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Google‘s artificial intelligence (AI) image generator for the masses is here … sort of.
Hot on the heels of Adobe’s new Firefly 2 AI image generator, and OpenAI releasing its new DALL-E 3 image generator broadly within ChatGPT Plus (and offering it through investor/customer Microsoft’s Bing Image Creator), Google this week announced it, too, was putting a text-to-image generation AI feature directly into Google Search. However, only for those who opt into Search Generative Experience (SGE) in Google Search Labs, the company’s experimental beta testing service.
“We believe that generative AI in Search can help spark inspiration and help you get even more done. We look forward to continued testing and getting user feedback,” wrote Hema Budaraju, senior director of product management at Google Search in an official company blog post.
Not only that, but Google also unveiled a new feature that lets users compote Google Docs-style written drafts using AI in Search. These can then be exported to Gmail or Google Docs. Budaraju cited drafting a note to a home contractor as an example of how this could be useful.
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Has potential, but access is limited for now
A Google spokesperson told VentureBeat that the new image creation capability was powered by Imagen, Google’s proprietary AI image generation foundation model. It has already been available since May through the Google Cloud AI development and deployment environment Vertex, but that requires a credit card to access (though initial usage is free).
Google also posted a cool and cute animated GIF of how its new search image generator AI in Search could be used to create several versions of a capybara wearing a chef’s hat, simply by a user typing “draw an image of a…” and the description of the desired image into the search bar.
Yet, even when VentureBeat opted into the Search Labs experience via the link provided in Google’s blog post on Friday, the image generation capability was not available to us.
Asked by VentureBeat about the lack of availability, a Google spokesperson noted via email: “We announced that these capabilities were just beginning to roll out starting yesterday (in English in the U.S.), so if you’re not getting them yet, please keep an eye out :).”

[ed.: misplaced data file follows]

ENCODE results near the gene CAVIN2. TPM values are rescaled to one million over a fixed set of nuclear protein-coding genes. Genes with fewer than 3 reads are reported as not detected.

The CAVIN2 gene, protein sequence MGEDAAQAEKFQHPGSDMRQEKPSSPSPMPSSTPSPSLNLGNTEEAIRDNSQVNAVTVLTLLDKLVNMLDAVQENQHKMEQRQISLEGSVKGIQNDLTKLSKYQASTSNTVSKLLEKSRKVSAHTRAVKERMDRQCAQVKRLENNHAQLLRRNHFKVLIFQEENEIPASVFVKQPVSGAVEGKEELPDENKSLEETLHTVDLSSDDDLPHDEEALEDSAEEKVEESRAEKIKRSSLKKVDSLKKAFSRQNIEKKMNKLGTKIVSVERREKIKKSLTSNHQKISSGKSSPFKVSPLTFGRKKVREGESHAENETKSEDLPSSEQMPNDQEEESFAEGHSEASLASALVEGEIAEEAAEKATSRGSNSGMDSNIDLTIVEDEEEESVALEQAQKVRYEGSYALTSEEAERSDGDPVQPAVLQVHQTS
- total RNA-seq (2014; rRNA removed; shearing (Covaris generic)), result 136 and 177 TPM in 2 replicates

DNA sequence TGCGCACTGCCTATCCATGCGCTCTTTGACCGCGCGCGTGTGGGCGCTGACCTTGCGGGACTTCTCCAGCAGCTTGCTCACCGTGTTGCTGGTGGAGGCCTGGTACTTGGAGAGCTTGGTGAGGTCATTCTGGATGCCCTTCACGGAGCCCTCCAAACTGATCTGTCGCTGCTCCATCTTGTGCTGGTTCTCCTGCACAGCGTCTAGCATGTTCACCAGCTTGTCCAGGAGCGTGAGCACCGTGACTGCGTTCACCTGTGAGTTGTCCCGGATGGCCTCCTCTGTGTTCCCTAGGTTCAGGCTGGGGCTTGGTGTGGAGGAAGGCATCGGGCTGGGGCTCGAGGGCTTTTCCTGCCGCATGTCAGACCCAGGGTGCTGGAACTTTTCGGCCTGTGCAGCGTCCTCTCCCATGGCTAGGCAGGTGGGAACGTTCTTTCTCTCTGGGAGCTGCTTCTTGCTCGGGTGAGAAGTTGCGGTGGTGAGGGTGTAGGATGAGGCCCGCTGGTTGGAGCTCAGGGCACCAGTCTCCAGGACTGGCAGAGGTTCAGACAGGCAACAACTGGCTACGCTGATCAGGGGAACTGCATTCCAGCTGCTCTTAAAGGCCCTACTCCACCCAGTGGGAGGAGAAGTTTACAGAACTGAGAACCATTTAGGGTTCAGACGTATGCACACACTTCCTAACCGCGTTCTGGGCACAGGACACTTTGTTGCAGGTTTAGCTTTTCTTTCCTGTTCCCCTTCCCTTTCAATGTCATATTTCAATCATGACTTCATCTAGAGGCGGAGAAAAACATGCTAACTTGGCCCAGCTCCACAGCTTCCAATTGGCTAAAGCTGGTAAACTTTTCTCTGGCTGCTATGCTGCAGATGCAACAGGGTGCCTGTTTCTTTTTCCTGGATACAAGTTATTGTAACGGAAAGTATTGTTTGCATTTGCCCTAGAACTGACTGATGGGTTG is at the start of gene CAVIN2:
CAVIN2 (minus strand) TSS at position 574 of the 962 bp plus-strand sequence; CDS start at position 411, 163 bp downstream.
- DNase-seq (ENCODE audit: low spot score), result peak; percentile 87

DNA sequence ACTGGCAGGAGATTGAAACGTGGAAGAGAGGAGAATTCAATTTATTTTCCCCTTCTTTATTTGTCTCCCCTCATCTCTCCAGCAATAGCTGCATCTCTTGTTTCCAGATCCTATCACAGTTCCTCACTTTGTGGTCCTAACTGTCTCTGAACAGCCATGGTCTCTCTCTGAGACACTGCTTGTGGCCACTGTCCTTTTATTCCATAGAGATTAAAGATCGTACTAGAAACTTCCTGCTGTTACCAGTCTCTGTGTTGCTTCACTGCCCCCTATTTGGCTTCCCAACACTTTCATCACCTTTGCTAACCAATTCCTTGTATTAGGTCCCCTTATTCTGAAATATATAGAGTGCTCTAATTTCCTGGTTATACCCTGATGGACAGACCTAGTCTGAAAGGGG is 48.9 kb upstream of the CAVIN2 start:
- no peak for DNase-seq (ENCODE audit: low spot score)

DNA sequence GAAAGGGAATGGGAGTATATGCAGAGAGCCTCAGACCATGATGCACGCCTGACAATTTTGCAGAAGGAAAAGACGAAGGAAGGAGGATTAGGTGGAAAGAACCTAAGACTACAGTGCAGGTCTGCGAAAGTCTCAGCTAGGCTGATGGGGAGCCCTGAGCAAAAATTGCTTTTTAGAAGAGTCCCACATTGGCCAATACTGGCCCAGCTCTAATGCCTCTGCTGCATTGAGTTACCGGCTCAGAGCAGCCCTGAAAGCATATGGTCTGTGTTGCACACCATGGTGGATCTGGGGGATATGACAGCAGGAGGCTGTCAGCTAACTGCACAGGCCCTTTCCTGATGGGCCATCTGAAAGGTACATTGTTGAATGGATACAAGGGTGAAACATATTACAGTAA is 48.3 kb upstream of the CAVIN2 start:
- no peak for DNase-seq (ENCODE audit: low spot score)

In fairness, it’s similar to what OpenAI has done with ChatGPT and its slow, two-week-long rollout of vision and audio capabilities.
Asked if and when image creation would be generally available in Google Search, outside of the Search Labs/SGE opt-in, Google’s spokesperson wrote: “SGE is an opt-in experiment available in Search Labs, which is a new program for people to test bold new products and ideas we’re exploring. Search Labs is available in the Google app (Android and iOS) and on Chrome desktop.”
So…no definite timeline on that.
Unfortunately, any confusion over who can access AI image generation in Google Search and how, is probably not a great start to that feature for Google, especially when there are numerous other competing AI image generators already on the market and easily accessible to all users.
Google still playing catchup when it comes to AI
Last month, Google updated its AI chatbot Bard — powered by its PaLM 2 foundation large language model (LLM) — to offer integrations with other Google Apps products, such as Gmail and Drive. However, VentureBeat’s test of the new integrations produced lackluster results. And a new report from Fortune magazine suggests Googlers themselves are unhappy with the product, and expressing internal doubts about its usefulness, with some even questioning what LLMs generally are useful for.
Bard also recently suffered an embarrassing faux pas when a sharp-eyed SEO consultant, Gagan Ghotra, discovered that Google Search was indexing Bard conversation links, and surfacing them in public search results. Even if the user had elected to share them with a single third party (Google has since updated this to correct the issue).
Meanwhile, OpenAI has reportedly passed $1.3 billion in annualized revenue, according to a report in The Information, driven largely by the success of its signature AI product, the LLM-powered ChatGPT, which offers a $20 per month individual subscription tier and enterprise plans, as well as a paid API.
And this week across X, people including this VentureBeat author posted numerous examples of how the company’s new GPT-4V or vision model — which powers the latest version of ChatGPT with vision and audio analysis capabilities — was delivering truly impressive, helpful results.
It even saved at least one user from getting a parking ticket — as good an argument in favor of the real-world usefulness of LLMs as this weary NYC driver has seen.
Ultimately, we at VentureBeat are still eagerly awaiting the public release of Google’s much-hyped new AI foundation model Gemini which aims to be “more capable” than ChatGPT.
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